It is still possible to change gears and reverse out of the dead-end if the necessary political will can be mustered. As was recognized by EU foreign ministers at a recent General Affairs Council in Brussels on Dec. 10, Turkey is an important partner, but while the EU wants Turkey with it, it seems increasingly obvious it does not want it within it.
Still, there was some anticipation this foreign ministers’ gathering could result in new steps to break the deadlock. However, after reading the conclusions, it is clear this did not happen and there was no fresh thinking. No doubt EU leaders have squeezed their brain cells so much over the eurozone debt crisis there is little left for any other matters. Nevertheless, Swedish Foreign Minister Carl Bildt, ever the optimist, tweeted that he expected more positive conclusions on Turkey’s accession process in 2013 than in previous years. Given that nothing happened in 2012, other than Turkey snubbing the Cypriot presidency, this may not be too difficult to achieve.
Meanwhile, a recent report by Boğaziçi University showed that the number of Turks who now support Turkish membership in the EU is down to 47.1 percent, although some 51 percent said that if a referendum were held on membership tomorrow they would vote yes. Interestingly, only 46 percent of Turks consider Turkey to be part of Europe; the figure was 70 percent in 2003. Some 64 percent believed that membership in the EU would damage religious values in the country.
The conclusions affirmed the important regional role Turkey plays, including in its wider neighborhood. The EU would like to intensify its political dialogue with Turkey on foreign policy issues of common interest, including in North Africa, Syria, the Middle East, Gulf, Western Balkans, South Caucasus, Afghanistan/Pakistan and even the Horn of Africa. The EU would welcome Turkey developing its foreign policy in a way that complements that of the EU, progressively aligning with EU policies and positions. According to Turkey’s 2012 Progress Report, Ankara aligned itself, when invited, with 37 out of 70 relevant EU declarations and council decisions (53 percent). This represents a drop to some years ago, when it was around 75 percent.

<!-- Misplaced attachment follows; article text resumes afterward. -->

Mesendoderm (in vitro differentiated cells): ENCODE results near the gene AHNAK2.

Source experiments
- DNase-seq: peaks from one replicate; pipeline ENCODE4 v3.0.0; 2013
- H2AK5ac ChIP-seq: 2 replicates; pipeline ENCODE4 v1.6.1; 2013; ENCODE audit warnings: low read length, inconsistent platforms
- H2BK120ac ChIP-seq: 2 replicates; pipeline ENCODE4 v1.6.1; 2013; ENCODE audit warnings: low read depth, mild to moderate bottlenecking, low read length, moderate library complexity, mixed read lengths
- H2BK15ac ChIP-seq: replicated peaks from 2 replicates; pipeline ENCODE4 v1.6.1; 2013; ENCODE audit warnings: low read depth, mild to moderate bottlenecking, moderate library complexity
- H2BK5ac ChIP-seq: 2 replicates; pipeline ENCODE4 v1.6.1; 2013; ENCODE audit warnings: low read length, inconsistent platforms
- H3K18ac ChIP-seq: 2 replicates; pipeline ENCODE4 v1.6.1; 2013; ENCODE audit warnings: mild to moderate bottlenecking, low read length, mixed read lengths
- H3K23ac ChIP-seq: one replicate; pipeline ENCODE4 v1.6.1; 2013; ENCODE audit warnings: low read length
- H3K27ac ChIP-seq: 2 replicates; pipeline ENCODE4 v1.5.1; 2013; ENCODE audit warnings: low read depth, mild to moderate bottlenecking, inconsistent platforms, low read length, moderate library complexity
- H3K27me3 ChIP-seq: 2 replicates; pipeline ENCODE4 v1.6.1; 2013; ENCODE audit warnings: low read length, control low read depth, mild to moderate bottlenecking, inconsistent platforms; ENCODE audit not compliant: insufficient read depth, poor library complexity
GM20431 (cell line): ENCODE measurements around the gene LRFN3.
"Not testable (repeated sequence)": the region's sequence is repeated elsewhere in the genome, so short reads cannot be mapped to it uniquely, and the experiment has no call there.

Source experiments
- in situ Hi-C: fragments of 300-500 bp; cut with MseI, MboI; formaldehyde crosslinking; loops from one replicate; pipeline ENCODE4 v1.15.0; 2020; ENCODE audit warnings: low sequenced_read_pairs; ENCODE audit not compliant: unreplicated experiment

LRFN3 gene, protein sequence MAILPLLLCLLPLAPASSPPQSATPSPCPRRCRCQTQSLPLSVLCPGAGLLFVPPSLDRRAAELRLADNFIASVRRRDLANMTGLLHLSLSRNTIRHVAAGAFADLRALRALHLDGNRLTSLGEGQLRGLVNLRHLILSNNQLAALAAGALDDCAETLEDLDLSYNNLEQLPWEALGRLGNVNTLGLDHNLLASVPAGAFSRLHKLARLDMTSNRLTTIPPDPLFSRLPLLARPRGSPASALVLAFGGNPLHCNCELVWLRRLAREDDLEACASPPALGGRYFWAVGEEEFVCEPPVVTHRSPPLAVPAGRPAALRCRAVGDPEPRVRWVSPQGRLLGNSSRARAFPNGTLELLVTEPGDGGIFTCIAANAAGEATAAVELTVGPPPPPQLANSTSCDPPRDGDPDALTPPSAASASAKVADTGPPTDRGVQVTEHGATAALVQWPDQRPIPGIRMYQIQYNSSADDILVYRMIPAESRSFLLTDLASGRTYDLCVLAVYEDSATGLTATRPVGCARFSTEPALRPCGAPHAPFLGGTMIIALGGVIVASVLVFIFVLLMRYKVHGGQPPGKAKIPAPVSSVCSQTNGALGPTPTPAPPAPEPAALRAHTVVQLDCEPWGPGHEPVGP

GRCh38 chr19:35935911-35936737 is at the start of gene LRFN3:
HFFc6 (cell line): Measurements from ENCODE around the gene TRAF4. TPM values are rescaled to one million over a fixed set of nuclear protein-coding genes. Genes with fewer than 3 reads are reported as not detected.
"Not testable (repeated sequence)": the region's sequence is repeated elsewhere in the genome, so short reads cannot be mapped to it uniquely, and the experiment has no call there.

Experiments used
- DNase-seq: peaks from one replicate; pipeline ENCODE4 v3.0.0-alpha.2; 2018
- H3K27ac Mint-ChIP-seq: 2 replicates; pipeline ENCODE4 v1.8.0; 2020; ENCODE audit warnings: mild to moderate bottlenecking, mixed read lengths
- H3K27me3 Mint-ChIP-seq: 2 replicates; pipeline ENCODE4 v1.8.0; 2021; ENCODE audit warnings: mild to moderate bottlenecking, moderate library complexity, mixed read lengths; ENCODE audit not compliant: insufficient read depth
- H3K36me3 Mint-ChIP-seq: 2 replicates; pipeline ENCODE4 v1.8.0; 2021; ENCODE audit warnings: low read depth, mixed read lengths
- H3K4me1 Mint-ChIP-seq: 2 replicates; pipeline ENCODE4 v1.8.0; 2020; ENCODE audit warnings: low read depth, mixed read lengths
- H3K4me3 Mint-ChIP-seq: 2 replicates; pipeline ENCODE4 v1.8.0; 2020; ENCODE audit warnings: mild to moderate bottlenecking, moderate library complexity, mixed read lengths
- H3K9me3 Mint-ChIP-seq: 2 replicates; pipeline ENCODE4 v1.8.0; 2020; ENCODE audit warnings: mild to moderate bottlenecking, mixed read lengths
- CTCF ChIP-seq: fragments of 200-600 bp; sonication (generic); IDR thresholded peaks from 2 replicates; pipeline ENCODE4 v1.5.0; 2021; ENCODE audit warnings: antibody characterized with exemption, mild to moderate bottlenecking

The ministers raised concerns and criticized the Turkish government again over the issue of continued restrictions on fundamental freedoms and rights, particularly on freedom of expression and of the media. The number of legal cases against writers, journalists, academics and human rights defenders as well as the frequent banning of websites is of significance concern. This sorry situation damages Turkey’s image globally and has awarded Turkey the status of only having a partially free media and Internet, according to Freedom House. The Committee to Protect Journalists (CPJ) reports that 232 journalists are currently imprisoned around the world, with Turkey being the worst offender. In its Dec. 11 report, the US-based media watchdog said 49 journalists are behind bars in Turkey, compared with 45 in Iran and 32 in China. Over three-quarters of the imprisoned journalists have not been convicted of a crime and are being held as they await the resolution of their cases.
Moreover, about 70 percent of Turkey’s jailed journalists are Kurdish, charged with aiding terrorism by covering the views and activities of the terrorist Kurdistan Workers’ Party (PKK) and Kurdistan Communities Union (KCK). While this situation is wholly unacceptable, international concerns seem to have fallen on deaf ears, with Turkey’s geostrategic importance seemingly taking priority over everything else.
The Turkey-EU story will continue to unfold in 2013, which marks the 50th anniversary of the signing of the Association Agreement between Turkey and the EU. However, unless there is a significant change of dynamic, for example a change of position by France or (very unlikely) a breakthrough on Cyprus, 2013 could be the year when this seemingly never-ending membership saga actually ends.